I stumbled over some clues here this weekend, and subsequent googling led to the new Abraham Lincoln presidential library in Springfield, where the papers of William G. Cloyd and Bryan Wilson, our house’s first two owners, are stored.

The house was built for/by Judge Cloyd, who with his wife Lillian McKinney Cloyd raised six children, one of whom, Margaret Mary, married Bryan Wilson, a lawyer from St. Louis.  Mr. and Mrs. Wilson moved into her childhood home in Bement and lived here until their deaths in the mid-1970s.  The house was vacant and decaying until 1979, when Ron and Dee Mulvaney bought it and spent 25 years fixing up the place and raising their children.  We bought the house from them in January 2004.

So now we need to plan a trip to Springfield to look through the Cloyd/Wilson papers.

If you’re related to the Cloyds or Wilsons or know something about their house, please leave a comment below.

Updates as I find them:

An 1891 biographical notice about William G. Cloyd:

William G. Cloyd. The legal profession is constantly attracting to it men of ability and shrewdness, gifted with eloquence and a deep insight to technicalities and obscure points of the law. The bar of Piatt County numbers among its most talented representatives Judge Cloyd, whose title was fairly earned by long and honorable service as judge of this county. He was born in Kenton County, Ky., Oct. 5, 1848, and was only four years old when he was taken by his parents to Pike County, Mo. There he passed his youth, receiving a common-school education and coming thence in June, 1865 to Decatur, Ill., where for about four years he was engaged in teaching.

In 1869 Mr. Cloyd began the study of the law and two years later was admitted to practice at the bar. Locating in Bement, he has since been a resident of this thriving city and has been deeply interested in its progress. In June, 1879, he was elected Judge of Piatt County, to fill a vacancy caused by the death of Judge William McReynolds. That he filled the position to the satisfaction of the people is shown by the fact that he was re-elected in November, 1882, and served until 1887, being an incumbent of the office about seven and one-half years. Politically, he is a strong Democrat, and is prominent in the ranks of that party. Sine he retired from the judgeship he has devoted his time and attention almost exclusively to the legal profession and his eminent ability in that direction is widely recognized.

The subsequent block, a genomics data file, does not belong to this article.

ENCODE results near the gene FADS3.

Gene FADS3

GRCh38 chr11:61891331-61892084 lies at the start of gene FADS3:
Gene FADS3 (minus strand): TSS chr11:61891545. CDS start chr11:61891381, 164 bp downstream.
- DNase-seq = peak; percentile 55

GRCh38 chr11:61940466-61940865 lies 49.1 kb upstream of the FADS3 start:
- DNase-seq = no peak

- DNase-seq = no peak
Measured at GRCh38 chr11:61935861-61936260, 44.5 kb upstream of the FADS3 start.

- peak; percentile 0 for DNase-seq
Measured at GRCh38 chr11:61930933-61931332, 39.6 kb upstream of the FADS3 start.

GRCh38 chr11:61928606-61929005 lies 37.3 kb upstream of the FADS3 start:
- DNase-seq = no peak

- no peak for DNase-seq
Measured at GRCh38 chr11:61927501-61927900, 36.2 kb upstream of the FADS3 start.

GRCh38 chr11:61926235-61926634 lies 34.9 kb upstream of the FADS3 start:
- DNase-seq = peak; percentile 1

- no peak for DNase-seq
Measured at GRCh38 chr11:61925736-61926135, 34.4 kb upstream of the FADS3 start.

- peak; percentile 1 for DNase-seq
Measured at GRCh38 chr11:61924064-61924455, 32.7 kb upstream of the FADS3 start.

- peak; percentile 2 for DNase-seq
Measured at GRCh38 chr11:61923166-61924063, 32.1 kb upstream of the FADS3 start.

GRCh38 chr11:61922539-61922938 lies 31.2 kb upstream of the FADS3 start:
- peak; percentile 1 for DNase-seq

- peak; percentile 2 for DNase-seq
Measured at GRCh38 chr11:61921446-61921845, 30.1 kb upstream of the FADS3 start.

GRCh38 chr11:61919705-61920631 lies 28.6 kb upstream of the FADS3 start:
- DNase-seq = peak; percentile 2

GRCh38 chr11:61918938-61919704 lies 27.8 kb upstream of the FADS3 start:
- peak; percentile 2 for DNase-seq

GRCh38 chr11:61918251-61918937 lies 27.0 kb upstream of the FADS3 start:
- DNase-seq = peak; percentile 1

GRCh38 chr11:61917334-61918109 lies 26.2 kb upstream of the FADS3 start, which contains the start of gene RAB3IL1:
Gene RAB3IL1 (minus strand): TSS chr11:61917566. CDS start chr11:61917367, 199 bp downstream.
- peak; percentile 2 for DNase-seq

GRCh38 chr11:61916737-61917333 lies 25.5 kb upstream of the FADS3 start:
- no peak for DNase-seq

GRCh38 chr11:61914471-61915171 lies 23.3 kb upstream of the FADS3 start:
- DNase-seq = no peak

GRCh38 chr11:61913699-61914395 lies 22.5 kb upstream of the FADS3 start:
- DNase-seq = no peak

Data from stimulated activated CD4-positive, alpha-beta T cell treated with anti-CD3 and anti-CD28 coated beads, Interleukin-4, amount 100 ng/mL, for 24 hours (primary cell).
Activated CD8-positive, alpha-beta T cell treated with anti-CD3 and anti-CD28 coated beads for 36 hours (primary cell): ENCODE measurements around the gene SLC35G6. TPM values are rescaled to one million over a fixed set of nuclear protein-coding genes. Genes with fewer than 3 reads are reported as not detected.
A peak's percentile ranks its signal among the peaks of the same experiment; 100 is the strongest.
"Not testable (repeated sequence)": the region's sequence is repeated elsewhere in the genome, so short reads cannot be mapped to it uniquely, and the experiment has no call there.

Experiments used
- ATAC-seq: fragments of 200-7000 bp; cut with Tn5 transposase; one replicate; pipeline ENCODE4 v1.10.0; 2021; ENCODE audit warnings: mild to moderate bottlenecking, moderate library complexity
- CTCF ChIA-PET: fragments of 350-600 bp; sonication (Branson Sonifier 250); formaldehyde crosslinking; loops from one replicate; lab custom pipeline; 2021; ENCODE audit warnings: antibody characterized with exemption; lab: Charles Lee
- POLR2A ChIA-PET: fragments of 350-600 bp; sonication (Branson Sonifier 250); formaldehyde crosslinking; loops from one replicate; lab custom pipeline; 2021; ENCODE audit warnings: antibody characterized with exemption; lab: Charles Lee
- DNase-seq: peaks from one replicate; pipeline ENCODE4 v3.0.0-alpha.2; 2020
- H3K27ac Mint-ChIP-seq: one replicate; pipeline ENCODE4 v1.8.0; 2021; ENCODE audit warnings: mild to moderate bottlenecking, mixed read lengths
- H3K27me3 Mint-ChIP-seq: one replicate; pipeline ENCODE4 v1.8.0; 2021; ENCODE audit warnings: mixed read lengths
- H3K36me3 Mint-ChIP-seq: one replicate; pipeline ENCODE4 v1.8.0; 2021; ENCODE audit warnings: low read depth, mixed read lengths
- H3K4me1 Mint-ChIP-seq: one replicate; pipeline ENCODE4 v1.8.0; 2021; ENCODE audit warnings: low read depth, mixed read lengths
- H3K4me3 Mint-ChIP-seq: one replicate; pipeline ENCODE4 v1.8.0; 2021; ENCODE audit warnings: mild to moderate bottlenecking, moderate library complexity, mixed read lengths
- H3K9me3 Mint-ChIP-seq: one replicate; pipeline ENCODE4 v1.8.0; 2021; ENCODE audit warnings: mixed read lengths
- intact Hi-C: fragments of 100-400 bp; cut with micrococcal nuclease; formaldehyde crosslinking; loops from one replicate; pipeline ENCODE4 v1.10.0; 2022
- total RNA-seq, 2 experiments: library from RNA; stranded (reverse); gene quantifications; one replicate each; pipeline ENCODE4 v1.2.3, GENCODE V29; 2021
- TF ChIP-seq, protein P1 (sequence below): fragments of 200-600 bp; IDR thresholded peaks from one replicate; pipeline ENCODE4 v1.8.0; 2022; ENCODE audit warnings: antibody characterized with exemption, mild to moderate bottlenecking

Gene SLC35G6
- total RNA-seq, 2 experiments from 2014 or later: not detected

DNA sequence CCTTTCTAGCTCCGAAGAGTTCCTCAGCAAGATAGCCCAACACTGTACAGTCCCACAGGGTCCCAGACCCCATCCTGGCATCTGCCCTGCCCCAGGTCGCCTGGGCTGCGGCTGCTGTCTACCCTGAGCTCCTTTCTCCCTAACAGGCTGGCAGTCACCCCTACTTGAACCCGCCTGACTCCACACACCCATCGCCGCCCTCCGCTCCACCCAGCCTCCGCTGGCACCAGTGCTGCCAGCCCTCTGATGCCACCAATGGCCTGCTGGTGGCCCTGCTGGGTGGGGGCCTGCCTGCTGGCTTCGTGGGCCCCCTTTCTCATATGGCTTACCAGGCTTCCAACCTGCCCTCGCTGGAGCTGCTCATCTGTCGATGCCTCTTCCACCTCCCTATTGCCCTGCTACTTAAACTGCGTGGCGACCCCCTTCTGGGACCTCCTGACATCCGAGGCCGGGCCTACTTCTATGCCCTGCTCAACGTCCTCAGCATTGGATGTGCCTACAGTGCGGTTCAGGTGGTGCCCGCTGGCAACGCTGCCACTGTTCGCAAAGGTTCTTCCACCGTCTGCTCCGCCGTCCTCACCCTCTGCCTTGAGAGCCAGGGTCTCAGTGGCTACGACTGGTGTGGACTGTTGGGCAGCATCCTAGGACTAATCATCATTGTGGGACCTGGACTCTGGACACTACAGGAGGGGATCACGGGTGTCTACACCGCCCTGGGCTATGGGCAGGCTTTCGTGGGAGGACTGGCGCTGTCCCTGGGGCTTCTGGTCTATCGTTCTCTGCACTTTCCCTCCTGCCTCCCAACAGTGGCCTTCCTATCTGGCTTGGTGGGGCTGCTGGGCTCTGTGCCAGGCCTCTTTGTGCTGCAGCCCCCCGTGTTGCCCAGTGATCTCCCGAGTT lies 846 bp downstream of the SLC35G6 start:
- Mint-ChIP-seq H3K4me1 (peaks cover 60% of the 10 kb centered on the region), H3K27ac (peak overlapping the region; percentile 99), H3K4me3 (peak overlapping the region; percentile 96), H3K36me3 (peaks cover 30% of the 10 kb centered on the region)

The marriage of Judge Cloyd and Miss Lillian McKinny, daughter of the late I. R. McKinny, was solemnized in Monticello, this state, and of their happy union two children have been born – Candace and Walter. Mr. and Mrs. Cloyd are highly esteemed throughout the community where they reside and by their social and benevolent dispositions have become endeared to all who know them.

Tenderness without the source of tenderness

Flannery O’Connor, from her introduction to A Memoir of Mary Ann; also published in Robert & Sally Fitzgerald’s collection of her prose, Mystery and Manners.

One of the tendencies of our age is to use the suffering of children to discredit the goodness of God, and once you have discredited His goodness, you are done with Him. The Aylmers whom Hawthorne saw as a menace have multiplied. Busy cutting down human imperfection, they are making headway also on the raw material of the good. Ivan Karamozov cannot believe, as long as one child is in torment; Camus’ hero cannot accept the divinity of Christ, because of the massacre of the innocents. In this popular pity, we mark our gain in sensibility and our loss in vision. If other ages felt less, they saw more, even though they saw with the blind, prophetical, unsentimental eye of acceptance, which is to say faith. In the absence of this faith now, we govern by tenderness. It is a tenderness which, long since cut off from the person of Christ, is wrapped in theory. When tenderness is detached from the source of tenderness, its logical outcome is terror. It ends in forced-labor camps and in the fumes of the gas chamber.